Tim Haveron Jones, Holyport, UK

I too have been failed by the state system. After one term at infants I removed my son to a private prep school because of bullying and an ineffective headmaster at my local school, which incidentally is in a prosperous middle class area. I do not blame Ruth Kelly for making a choice. The government should realise that when parents are forced to make this sort of choice they are paying twice for their children's education Once through their taxes and again through their cheque book.It would seem equitable to demand tax relief on the school fees!
mark seddon, Liverpool

The entire point of concertedly holding principles on issues like these is that they are meant to be universal principles for everybody, not just everybody else. A morality which runs "this is wrong... unless it affects me" is no real morality at all.
Martha Hampson, Bristol


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Reply with quote  #50 

Pay deal has 'low pupil benefit'
The report said widespread impact on learning was not achieved
Education reforms aimed at modernising the teaching profession have yet to show any significant improvement in pupils' learning, a report has found.

The HM Inspectors study said the main elements of the 2001 deal on pay and conditions had been implemented, but it questioned the impact on pupils.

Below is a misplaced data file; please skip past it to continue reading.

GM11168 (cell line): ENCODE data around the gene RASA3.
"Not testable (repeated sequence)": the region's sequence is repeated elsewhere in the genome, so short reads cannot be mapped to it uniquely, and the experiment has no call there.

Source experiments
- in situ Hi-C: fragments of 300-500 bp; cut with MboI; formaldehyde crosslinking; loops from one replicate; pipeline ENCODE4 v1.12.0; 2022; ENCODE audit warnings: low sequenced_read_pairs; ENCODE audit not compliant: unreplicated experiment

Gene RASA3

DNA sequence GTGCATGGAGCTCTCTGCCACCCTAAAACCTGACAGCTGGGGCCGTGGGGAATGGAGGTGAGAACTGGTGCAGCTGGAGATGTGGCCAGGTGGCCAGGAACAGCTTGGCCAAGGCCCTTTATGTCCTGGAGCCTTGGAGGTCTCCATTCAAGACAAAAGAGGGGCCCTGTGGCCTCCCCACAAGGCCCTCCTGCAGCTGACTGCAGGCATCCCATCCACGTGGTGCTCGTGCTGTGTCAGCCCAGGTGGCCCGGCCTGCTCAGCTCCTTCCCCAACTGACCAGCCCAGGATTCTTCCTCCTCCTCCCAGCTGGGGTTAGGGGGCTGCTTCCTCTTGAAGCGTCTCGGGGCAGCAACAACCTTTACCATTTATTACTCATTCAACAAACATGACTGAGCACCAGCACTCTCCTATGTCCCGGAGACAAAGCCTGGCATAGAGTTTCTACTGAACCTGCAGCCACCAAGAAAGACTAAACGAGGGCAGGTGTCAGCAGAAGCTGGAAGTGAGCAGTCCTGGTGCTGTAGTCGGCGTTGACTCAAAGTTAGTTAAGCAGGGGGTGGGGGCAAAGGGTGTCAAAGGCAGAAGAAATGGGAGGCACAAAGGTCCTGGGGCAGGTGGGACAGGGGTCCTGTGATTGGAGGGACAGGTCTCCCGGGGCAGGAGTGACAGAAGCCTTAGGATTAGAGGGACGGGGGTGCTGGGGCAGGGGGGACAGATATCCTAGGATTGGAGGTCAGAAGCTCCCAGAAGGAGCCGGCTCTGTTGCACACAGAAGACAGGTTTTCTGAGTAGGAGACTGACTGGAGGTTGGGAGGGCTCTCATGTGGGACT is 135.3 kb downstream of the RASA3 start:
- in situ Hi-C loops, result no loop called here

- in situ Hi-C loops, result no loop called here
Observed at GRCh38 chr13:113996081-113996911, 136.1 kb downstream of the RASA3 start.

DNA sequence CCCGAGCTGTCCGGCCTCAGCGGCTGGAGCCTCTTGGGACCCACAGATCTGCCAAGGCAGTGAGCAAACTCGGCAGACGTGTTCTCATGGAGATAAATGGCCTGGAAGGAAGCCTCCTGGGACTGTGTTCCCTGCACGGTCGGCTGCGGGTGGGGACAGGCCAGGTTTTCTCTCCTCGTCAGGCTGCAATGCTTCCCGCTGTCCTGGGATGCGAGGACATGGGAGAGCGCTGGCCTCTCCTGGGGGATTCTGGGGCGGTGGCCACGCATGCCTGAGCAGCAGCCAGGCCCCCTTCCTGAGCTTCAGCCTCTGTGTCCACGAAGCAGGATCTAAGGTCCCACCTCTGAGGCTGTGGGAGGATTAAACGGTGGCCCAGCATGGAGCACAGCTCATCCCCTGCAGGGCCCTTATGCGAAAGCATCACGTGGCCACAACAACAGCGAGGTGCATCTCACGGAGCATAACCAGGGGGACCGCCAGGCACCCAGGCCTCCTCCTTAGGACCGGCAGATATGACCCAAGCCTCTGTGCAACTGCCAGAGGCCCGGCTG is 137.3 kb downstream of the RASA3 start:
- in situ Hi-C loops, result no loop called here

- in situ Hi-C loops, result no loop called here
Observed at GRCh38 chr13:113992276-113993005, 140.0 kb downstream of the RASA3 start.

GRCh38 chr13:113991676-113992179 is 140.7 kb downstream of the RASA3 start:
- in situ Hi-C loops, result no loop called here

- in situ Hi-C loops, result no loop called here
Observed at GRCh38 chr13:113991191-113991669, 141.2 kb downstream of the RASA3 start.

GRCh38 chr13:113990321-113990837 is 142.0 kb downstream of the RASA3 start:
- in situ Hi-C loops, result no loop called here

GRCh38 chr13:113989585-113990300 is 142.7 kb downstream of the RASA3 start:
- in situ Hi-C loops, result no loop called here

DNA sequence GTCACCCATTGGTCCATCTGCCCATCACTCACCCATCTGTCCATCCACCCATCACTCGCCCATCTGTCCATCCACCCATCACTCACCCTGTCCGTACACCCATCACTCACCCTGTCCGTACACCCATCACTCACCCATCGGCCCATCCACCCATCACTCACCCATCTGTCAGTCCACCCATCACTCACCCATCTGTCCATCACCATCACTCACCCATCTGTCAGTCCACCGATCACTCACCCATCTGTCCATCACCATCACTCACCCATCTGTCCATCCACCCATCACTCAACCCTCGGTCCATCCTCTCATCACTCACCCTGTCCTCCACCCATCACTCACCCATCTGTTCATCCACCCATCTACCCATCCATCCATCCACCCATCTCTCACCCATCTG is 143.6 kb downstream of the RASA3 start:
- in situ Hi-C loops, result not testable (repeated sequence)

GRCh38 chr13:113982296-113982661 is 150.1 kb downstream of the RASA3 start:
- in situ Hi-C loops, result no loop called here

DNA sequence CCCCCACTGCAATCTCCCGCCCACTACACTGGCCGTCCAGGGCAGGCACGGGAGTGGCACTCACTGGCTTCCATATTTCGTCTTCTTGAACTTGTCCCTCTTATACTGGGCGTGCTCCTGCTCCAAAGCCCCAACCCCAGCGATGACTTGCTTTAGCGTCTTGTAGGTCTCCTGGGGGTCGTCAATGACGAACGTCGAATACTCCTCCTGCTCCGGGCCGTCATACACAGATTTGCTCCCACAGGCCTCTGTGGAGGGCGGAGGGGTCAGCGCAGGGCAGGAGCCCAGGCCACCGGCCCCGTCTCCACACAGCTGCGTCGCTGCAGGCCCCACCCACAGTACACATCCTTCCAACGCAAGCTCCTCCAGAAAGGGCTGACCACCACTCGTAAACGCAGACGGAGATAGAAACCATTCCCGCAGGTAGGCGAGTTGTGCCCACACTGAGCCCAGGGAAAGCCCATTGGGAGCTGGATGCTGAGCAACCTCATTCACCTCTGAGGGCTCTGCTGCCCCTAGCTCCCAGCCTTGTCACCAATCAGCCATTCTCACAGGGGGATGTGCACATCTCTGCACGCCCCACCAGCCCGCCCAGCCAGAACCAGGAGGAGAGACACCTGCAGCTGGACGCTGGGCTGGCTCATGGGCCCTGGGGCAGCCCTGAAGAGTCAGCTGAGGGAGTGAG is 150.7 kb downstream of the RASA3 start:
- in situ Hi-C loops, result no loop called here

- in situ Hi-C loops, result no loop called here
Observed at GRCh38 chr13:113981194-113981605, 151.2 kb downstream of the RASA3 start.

The £2bn deal included a 23% pay rise for teachers and more support staff.

Education Minister Hugh Henry said the reforms had brought in an "era of unprecedented stability" to classrooms.

The flagship deal was struck between the Scottish Executive, local councils, and teacher organisations, following the McCrone report in 2000 on teachers' pay and conditions.

The inspectors' report, published on Tuesday, found that reduced class contact time, new career structures, better professional development and new management structures were all being established in schools.

While we found specific examples of good practice, widespread impact on children's learning remains to be fully achieved
Graham Donaldson
Senior chief inspector of education

It also said the range and quality of support staff had improved, and classroom assistants were playing an increasingly positive role.

The senior chief inspector of education, Graham Donaldson, said: "We should not underestimate the scale of the work that has been carried out.

"As yet, however, the agreement has largely affected teachers' pay and conditions, professional development and career structures.